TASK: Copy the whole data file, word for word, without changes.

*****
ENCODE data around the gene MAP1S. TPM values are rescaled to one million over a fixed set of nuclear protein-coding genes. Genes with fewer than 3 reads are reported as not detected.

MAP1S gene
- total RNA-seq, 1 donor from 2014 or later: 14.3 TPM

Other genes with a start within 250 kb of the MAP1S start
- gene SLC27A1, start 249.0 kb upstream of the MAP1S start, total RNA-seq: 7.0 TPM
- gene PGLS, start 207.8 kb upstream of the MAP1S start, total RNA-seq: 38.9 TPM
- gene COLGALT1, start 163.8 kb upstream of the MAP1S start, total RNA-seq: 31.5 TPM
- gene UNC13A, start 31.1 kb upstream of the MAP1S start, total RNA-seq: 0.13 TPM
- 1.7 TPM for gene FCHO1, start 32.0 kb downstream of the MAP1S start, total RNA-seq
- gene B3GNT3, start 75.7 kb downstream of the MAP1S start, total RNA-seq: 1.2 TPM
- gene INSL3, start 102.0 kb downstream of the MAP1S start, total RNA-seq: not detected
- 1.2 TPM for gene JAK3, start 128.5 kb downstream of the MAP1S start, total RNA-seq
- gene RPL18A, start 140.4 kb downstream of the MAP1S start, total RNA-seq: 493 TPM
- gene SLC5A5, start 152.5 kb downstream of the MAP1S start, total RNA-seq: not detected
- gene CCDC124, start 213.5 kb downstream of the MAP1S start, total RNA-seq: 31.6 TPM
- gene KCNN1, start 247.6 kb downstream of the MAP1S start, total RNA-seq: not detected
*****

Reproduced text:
ENCODE data around the gene MAP1S. TPM values are rescaled to one million over a fixed set of nuclear protein-coding genes. Genes with fewer than 3 reads are reported as not detected.

MAP1S gene
- total RNA-seq, 1 donor from 2014 or later: 14.3 TPM

Other genes with a start within 250 kb of the MAP1S start
- gene SLC27A1, start 249.0 kb upstream of the MAP1S start, total RNA-seq: 7.0 TPM
- gene PGLS, start 207.8 kb upstream of the MAP1S start, total RNA-seq: 38.9 TPM
- gene COLGALT1, start 163.8 kb upstream of the MAP1S start, total RNA-seq: 31.5 TPM
- gene UNC13A, start 31.1 kb upstream of the MAP1S start, total RNA-seq: 0.13 TPM
- 1.7 TPM for gene FCHO1, start 32.0 kb downstream of the MAP1S start, total RNA-seq
- gene B3GNT3, start 75.7 kb downstream of the MAP1S start, total RNA-seq: 1.2 TPM
- gene INSL3, start 102.0 kb downstream of the MAP1S start, total RNA-seq: not detected
- 1.2 TPM for gene JAK3, start 128.5 kb downstream of the MAP1S start, total RNA-seq
- gene RPL18A, start 140.4 kb downstream of the MAP1S start, total RNA-seq: 493 TPM
- gene SLC5A5, start 152.5 kb downstream of the MAP1S start, total RNA-seq: not detected
- gene CCDC124, start 213.5 kb downstream of the MAP1S start, total RNA-seq: 31.6 TPM
- gene KCNN1, start 247.6 kb downstream of the MAP1S start, total RNA-seq: not detected